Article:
Wednesday 13 October 1993

Subcommittee report

Subcommittee appointment

Election Statute Law Amendment Act, 1993, Bill 57, Mr Sorbara / Loi de 1993 modifiant des lois

en ce qui concerne les élections, projet de loi 57


*Chair / Président: Hansen, Ron (Lincoln ND)

*Vice-Chair / Vice-Président: Wessenger, Paul (Simcoe Centre ND)

*Dadamo, George (Windsor-Sandwich ND)

Johnson, Paul R. (Prince Edward-Lennox-South Hastings/Prince Edward-Lennox-Hastings-Sud ND)

MacKinnon, Ellen (Lambton ND)

*Mathyssen, Irene (Middlesex ND)

McClelland, Carman (Brampton North/-Nord L)

*Morin, Gilles E. (Carleton East/-Est L)

*Sterling, Norman W. (Carleton PC)

*Sullivan, Barbara (Halton Centre L)

*Sutherland, Kimble (Oxford ND)

Villeneuve, Noble (S-D-G & East Grenville/S-D-G & Grenville-Est PC)

*In attendance / présents

Substitutions present/ Membres remplaçants présents:

Cooper, Mike (Kitchener-Wilmot ND) for Mrs MacKinnon

Also taking part / Autres participants et participantes:

O'Neil, Hugh P. (Quinte L)

Sorbara, Gregory S. (York Centre L)

Clerk / Greffière: Freedman, Lisa

Staff / Personnel:

Kaye, Philip, research officer, Legislative Research Service

Wernham, Chris, legislative counsel

The committee met at 1537 in room 151.


The Chair (Mr Ron Hansen): We'll call the committee to order. I'd like to start by reading the report of the subcommittee, which met the other day:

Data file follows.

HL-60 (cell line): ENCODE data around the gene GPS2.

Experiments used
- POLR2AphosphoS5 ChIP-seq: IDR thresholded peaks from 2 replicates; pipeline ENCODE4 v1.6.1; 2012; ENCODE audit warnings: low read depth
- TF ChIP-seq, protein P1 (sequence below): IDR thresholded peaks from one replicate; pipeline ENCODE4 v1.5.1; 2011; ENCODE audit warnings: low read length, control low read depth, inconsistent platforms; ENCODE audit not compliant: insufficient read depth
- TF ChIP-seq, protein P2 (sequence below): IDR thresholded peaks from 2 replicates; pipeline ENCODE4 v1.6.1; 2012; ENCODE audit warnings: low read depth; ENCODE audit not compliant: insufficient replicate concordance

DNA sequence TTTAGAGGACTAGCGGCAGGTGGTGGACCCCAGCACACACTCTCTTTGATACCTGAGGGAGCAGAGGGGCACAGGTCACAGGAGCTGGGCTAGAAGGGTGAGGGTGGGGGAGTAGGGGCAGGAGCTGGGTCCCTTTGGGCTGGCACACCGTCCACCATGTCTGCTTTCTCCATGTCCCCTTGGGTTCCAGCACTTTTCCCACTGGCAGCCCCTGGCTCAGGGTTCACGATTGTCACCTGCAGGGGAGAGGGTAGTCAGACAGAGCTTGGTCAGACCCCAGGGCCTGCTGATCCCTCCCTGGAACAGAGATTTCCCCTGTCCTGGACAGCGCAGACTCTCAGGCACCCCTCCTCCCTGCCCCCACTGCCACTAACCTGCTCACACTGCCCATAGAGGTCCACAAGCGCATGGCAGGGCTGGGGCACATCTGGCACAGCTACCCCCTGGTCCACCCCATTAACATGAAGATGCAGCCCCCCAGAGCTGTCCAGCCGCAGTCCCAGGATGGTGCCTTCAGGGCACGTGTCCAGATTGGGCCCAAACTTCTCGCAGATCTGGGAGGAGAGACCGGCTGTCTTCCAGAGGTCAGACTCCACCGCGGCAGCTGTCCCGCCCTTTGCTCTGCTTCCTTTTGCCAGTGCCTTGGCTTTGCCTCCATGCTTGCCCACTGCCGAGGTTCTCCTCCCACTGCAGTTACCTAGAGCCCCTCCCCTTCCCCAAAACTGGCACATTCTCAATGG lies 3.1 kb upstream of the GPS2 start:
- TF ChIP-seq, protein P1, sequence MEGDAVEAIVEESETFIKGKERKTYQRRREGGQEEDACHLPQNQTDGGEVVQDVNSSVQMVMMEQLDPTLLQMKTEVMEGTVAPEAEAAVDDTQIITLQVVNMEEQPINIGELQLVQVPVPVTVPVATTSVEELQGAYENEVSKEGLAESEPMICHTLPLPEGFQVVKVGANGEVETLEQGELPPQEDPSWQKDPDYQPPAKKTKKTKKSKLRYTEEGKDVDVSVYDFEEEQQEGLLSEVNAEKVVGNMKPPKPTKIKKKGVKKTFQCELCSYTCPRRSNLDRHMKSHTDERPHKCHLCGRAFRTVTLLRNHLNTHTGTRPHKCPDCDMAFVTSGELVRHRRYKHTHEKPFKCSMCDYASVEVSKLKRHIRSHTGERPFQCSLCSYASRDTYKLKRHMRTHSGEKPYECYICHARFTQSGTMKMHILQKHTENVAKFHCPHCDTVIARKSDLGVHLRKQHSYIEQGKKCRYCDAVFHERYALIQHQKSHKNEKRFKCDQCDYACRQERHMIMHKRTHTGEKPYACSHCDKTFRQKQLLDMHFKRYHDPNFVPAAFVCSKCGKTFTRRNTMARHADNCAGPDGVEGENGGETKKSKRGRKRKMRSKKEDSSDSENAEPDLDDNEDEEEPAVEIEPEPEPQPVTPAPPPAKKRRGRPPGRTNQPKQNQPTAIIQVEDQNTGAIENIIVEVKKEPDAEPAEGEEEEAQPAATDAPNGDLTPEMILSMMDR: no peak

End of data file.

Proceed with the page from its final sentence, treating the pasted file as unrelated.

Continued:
"Your subcommittee met on Thursday, October 7, and recommends the following:

"1. That the committee's ordering of business be as follows:

"(a) Bill 57, An Act to amend the Election Act and the Legislative Assembly Act;

"(b) Role of the independent member;

"(c) Parliamentary reform.

"2. That the committee schedule its biannual meeting with the Speaker and Clerk at a convenient time.

"3. That the committee request a meeting with Bill Somerville (broadcast and recording) for the purpose of its annual review pursuant to the standing orders.

"4. That, with respect to the committee's review of the Municipal Freedom of Information and Protection of Privacy Act, the committee anticipates that it will conduct hearings (if necessary) during the winter recess."